On top of college and housing, it’s crucial to buy enough life insurance coverage to pay for daily living expenses – especially if you want to help your family maintain the same quality of life. While this line item could theoretically be covered under income replacement, it’s important to remember how high the costs are for things such as: school expenses, extracurricular expenses, groceries, clothing, utility bills, and gasoline.
Do you want to leave a legacy?
Life insurance isn’t only for the nuclear family. Beyond bills and mortgages, some people choose to purchase life insurance and name beneficiaries who they plan to leave a legacy. A legacy, of course, can be your spouse and children, but it could also be to fulfill your lifelong dream to be the coolest aunt or uncle and take your niece on cultural trips around the world. A life insurance policy can be used and is often used, to uphold those plans.
Ensuring You’re Not Underinsured
The expenses of everyday life are usually where the five to 10 times your income rule comes up short. Many Americans live paycheck to paycheck and are in over their head with housing expenses. Little savings coupled with significant debt can be a disastrous combo financially.
With these factors to consider, it’s easy to imagine how following a generic formula could leave your family in the lurch.
A common misconception with life insurance is that most people think the policy that comes with their employer benefits is ample coverage for the unexpected. Often, if you have a spouse and children to help support, it’s far from enough.
A Bankrate survey showed that nearly half of insured individuals (47%) had coverage amounts of $100,000 or less. That includes 21% who had a benefit amount of $25,000 or less.
As Bankrate notes, part of the problem is that many individuals rely solely on employer-provided life insurance assuming that it’s enough. While an employer-provided policy is a convenient, uncomplicated way to get some coverage, there are quite a few hang-ups.
- It typically only provides coverage that’s one to two times your annual income
- Coverage usually expires once you leave your job
- Purchasing additional life insurance through work usually has you paying more for the same amount of coverage due to group rates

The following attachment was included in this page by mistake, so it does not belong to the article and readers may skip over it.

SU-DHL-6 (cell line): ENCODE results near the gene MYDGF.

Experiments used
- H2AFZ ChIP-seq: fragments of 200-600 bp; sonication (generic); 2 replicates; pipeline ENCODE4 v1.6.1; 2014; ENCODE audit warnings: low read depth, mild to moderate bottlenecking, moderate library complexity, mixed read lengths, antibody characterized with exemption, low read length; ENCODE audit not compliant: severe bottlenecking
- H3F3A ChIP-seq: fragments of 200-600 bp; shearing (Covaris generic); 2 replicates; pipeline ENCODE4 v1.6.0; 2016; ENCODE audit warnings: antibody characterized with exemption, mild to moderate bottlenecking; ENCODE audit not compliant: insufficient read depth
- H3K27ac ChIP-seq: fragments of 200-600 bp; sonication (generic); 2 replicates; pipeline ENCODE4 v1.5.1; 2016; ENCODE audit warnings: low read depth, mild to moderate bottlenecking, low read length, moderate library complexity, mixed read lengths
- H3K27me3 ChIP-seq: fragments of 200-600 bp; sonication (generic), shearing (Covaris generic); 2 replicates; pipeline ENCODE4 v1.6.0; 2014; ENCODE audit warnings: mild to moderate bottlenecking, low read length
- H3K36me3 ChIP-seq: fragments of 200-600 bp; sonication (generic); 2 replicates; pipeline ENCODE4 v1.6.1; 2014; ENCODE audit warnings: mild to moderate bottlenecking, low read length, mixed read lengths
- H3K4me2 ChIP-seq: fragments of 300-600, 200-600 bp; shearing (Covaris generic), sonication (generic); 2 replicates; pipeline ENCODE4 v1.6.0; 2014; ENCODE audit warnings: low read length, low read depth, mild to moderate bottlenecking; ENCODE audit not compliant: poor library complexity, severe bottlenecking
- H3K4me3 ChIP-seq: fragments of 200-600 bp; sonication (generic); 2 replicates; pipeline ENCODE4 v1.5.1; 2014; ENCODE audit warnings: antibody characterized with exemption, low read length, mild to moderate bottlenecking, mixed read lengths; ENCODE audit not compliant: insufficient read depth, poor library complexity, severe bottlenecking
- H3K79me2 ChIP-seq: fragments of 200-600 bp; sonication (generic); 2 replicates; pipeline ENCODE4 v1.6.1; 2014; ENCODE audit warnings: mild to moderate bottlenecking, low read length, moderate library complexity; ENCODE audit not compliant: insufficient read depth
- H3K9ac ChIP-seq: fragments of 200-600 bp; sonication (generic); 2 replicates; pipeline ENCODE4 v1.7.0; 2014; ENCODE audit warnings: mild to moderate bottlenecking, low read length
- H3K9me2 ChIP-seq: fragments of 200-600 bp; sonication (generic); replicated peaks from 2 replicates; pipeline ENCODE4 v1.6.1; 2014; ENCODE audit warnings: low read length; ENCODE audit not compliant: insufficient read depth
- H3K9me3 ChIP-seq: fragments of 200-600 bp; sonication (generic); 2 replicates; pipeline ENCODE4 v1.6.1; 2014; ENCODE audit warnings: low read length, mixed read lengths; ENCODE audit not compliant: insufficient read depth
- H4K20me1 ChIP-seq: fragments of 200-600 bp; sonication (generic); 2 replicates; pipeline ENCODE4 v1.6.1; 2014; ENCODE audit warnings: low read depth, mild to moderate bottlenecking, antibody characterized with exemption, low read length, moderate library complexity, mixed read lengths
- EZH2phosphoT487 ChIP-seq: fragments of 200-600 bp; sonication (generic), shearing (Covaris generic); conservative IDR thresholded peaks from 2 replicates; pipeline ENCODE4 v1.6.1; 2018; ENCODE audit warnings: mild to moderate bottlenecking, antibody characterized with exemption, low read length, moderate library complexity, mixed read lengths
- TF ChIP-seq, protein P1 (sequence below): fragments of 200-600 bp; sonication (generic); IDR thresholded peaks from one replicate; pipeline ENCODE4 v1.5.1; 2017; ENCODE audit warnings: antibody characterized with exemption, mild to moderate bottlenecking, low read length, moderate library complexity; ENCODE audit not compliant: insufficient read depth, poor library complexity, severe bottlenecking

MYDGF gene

Unfortunately, having life insurance coverage and having enough life insurance coverage are not one and the same.
“The $25,000 to $100,000 policies that you usually see in employer group plans may cover your funeral expenses, but they’re not going to pay off a mortgage or put a kid through college,” Brendan Bridgeland, the director at the Center for Insurance Research of Cambridge, Massachusetts, told Bankrate.
It’s important when deciding on how large or small of a policy that you’re going to purchase that, yes, the death benefit is 5 to 10 times your annual income, but that it also factors in caring for children, covering debts and final expenses and that it’s enough so that your family will be comfortable if you’re no longer around.
Determining How Much Life Insurance You Need
When it’s time to pick a policy amount and term duration, an online life insurance calculator can be your best friend. It takes the confusion out of needing to make an educated decision on all the factors above.
By using our free calculator, you can input information about:
- Your age and your spouse’s age and income
- Any children you have, anticipated childcare expenses and intentions to pay for college
- Any debts that need to be paid over time
- Advanced settings are available to input other helpful information about your savings and overall financial situation
Taking into consideration all the information you put into the calculator, you’ll be presented with 3 tiers of recommended coverage and term lengths. The term length recommendation – typically 10, 15, 20 or 30 years – should be sufficient enough to cover your loved ones until debts are paid off and the kids have grown into financially responsible adults.
The reason we provide tiers is because there isn’t one right answer for everyone. You know your financial situation best: your savings, your daily living costs and your plans for the future. With a range of options, you can determine where you’re most comfortable and how much that policy premiums will likely cost.
Thinking about death is difficult. And trying to figure out just how much your family would need if you were suddenly no longer around isn’t much easier. Thankfully, this isn’t a process you need to go through on your own. With the proper information and the right tools, financially protecting your family can be something you accomplish with minimal hassle and maximum confidence.